|Scott, Andy - RIO FARMS, INC.|
|Robinson, John R. - TEXAS A&M UNIV|
Submitted to: Journal of Economic Entomology
Publication Type: Peer Reviewed Journal
Publication Acceptance Date: February 25, 2005
Publication Date: June 1, 2005
Citation: Showler, A., Greenberg, S.M., Scott, A.W., Robinson, J.R. 2005. Effects of planting dates on boll weevils (Coleoptera: Curculionidae) and cotton fruit in the subtropics. Journal of Economic Entomology. 98(3):796-804. Interpretive Summary: The date of cotton planting can impact boll weevil populations and damage to the cotton crop, but this has not been studied in the subtropical conditions of the Lower Rio Grande Valley of Texas. Early planting reduced production of squares (fruit), but boll weevil populations were also lower when squares were being produced; late planting was associated with greater production of squares, but this was off-set by greater boll weevil infestations. Delayed planting can profit growers by saving between $18 and $153 per acre in contrast to planting late, but the delayed approach was not consistently superior to early planting in terms of economic returns.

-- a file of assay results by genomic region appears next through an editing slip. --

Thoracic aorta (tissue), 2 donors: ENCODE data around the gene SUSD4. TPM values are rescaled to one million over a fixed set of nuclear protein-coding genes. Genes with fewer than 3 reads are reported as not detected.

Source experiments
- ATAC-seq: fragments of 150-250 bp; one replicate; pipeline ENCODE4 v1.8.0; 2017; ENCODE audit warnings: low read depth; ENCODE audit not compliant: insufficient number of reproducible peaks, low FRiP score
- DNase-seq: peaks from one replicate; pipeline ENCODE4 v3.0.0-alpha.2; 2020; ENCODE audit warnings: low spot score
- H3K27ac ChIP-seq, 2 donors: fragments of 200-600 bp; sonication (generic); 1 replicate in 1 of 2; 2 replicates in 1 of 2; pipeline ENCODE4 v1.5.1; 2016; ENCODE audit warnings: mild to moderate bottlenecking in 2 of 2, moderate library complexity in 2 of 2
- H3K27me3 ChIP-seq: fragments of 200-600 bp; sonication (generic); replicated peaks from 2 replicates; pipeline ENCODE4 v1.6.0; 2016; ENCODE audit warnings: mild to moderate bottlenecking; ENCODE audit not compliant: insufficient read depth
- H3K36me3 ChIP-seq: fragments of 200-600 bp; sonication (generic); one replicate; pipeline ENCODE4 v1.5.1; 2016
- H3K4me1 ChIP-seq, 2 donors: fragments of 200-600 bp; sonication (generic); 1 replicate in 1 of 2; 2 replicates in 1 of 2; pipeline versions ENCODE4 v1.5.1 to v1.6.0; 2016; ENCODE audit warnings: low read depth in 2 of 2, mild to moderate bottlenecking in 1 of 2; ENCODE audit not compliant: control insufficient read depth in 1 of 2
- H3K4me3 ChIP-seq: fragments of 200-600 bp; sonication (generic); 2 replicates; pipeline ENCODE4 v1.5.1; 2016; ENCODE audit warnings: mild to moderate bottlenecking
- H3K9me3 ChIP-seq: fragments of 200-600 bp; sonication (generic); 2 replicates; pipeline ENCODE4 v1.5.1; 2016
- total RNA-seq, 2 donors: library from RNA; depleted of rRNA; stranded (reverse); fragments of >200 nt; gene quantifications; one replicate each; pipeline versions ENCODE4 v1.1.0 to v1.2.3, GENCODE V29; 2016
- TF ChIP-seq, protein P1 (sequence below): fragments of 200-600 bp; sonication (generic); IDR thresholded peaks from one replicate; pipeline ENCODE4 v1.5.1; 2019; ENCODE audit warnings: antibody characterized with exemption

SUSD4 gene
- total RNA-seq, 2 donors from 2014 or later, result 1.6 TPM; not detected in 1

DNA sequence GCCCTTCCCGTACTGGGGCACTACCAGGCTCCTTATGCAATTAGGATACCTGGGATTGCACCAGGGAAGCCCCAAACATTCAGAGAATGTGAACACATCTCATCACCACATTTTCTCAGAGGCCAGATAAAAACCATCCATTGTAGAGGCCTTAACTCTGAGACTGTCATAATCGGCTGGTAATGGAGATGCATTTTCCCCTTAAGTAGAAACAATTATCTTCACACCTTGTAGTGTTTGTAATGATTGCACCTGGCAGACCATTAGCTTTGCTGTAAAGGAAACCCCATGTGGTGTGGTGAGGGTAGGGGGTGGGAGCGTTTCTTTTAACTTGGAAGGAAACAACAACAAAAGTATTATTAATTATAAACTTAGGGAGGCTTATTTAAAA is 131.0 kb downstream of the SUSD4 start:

Technical Abstract: The effects of planting dates 2-3-wk apart on boll weevil, Anthonomus grandis grandis Boheman (Coleoptera: Curculionidae), populations, and feeding and oviposition damage to cotton, Gossypium hirsutum L., squares and bolls, were studied during 2002 and 2003 in the Lower Rio Grande Valley of Texas. Squares were 44-56% more abundant in some late-planted treatments than in the early-planted treatments, but mean cumulative numbers of oviposition- and feeding-damaged squares were 2.7-4.8-fold more numerous in some late treatments than in the early treatments. Increased square production in later-planted cotton was off-set by greater boll weevil infestations that occurred around cut-out. Early planting avoided boll weevil population build-ups when large squares, which accelerate weevil reproduction, were most abundant. Lint yields in 2002 did not differ significantly between the planting date treatments, but in 2003 mean yield in the middle treatment was 23% greater than in the early and late treatments. Insecticide sprays in the early treatment, based on the 10% damaged squares threshold, were >33% and >43% fewer than in the middle and late treatments, respectively. Delayed planting, especially relative to the onset of favorable cotton-growing weather, is more cost-effective than planting too early or too late.